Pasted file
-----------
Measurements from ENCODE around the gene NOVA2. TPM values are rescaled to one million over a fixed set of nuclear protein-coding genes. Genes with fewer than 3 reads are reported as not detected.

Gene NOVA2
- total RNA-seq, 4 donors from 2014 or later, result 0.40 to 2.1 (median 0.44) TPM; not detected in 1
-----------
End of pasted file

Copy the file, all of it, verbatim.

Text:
Measurements from ENCODE around the gene NOVA2. TPM values are rescaled to one million over a fixed set of nuclear protein-coding genes. Genes with fewer than 3 reads are reported as not detected.

Gene NOVA2
- total RNA-seq, 4 donors from 2014 or later, result 0.40 to 2.1 (median 0.44) TPM; not detected in 1